As distributed systems evolve, the need may arise to change which endpoint handles a specific message type. During the development phase, such changes are relatively straightforward. But when the system is in production, additional considerations are necessary for messages that are in-flight (i.e. which have been sent but not yet consumed).
How to move handlers between endpoints
To move a handler from
SourceEndpoint to a
DestinationEndpoint, take the following steps:
- Copy the handler into
DestinationEndpointand deploy that endpoint. Now both endpoints are handling the same message type.
- Make sure that
DestinationEndpointreceives the messages that it should be handling. From now on all newly sent messages should only go to the DestinationEndpoint.
- After ensuring that the
SourceEndpointdoes not have any remaining messages of the type that should be processed by
DestinationEndpoint, delete the handler from
SourceEndpointand deploy it.
How to ensure that the messages get to the DestinationEndpoint
This depends on whether the message is a command or an event.
When the handler processes events, it is important for the
DestinationEndpoint to subscribe to that event. That will ensure that the event is delivered to
DestinationEndpoint. After that,
SourceEndpoint should unsubscribe from the event to ensure that no new events are delivered to the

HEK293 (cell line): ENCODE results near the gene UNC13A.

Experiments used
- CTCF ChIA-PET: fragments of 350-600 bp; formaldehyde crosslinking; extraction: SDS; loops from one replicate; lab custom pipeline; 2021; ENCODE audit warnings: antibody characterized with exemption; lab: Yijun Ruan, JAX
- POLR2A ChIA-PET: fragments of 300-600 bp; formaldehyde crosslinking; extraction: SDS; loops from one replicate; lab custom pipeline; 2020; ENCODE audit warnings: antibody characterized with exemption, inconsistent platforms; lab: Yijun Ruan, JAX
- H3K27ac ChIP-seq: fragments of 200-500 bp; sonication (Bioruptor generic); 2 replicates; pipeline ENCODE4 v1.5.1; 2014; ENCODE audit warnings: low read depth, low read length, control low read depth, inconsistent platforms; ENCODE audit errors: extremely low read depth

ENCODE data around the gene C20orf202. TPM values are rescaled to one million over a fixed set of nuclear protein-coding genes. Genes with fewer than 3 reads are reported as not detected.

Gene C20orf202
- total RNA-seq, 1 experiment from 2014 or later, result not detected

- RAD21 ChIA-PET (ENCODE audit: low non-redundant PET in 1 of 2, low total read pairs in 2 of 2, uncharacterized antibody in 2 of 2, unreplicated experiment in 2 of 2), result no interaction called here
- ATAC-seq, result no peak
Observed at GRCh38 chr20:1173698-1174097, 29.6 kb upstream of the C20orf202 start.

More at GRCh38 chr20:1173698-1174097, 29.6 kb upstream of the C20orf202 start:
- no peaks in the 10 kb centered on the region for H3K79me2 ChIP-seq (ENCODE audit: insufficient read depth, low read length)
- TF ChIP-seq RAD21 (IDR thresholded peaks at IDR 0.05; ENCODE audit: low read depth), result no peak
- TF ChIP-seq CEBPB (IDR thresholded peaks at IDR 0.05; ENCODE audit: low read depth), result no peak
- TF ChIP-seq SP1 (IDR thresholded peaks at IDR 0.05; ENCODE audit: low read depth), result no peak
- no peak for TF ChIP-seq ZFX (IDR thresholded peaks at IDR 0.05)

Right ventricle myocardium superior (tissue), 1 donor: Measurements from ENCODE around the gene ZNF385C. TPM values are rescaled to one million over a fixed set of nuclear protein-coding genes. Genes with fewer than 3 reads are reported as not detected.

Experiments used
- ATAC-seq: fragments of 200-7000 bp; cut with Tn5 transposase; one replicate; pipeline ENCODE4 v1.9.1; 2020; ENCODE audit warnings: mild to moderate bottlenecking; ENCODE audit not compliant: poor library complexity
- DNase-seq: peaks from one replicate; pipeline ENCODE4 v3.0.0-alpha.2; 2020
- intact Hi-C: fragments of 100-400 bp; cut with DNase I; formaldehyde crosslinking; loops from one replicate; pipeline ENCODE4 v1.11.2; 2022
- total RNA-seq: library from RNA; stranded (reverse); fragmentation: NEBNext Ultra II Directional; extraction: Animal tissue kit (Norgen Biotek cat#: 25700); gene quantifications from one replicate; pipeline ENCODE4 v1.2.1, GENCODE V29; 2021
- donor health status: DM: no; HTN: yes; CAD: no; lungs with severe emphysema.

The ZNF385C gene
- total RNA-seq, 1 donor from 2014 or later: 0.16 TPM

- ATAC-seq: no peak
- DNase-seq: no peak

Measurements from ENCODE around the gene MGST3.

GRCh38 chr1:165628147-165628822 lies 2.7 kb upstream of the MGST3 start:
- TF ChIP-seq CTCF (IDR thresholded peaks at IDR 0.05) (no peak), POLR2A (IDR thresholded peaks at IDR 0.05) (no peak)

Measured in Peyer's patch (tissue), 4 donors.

When the handler processes commands, every piece of code that sends the command must be updated to send it to a queue of
DestinationEndpoint rather than
SourceEndpoint. In the meantime, the
SourceEndpoint handler may be changed to forward the messages to the new destination.
How to handle error messages that were discovered after removing the handler
When a set of messages are found that were sent to a
SourceEndpoint and a handler was already removed, a retry redirect can be set up to redirect every failed message to a queue for
DestinationEndpoint. After retrieving those messages, the redirect retry should be removed.
Reasons to move handlers between endpoints
An endpoint that handles multiple message types may not be able to keep up with the volume of messages that it receives. One way to mitigate this is to separate high throughput handlers into separate endpoints, i.e. to divide the load into more endpoints.
When an endpoint processes multiple message types, some of the messages might need to be processed faster than others; that is, service level agreements for a given message type could differ from others. In those cases, a simple solution is to move the processing of that message to a separate endpoint so that those message types don't have to compete with other message types in the queue.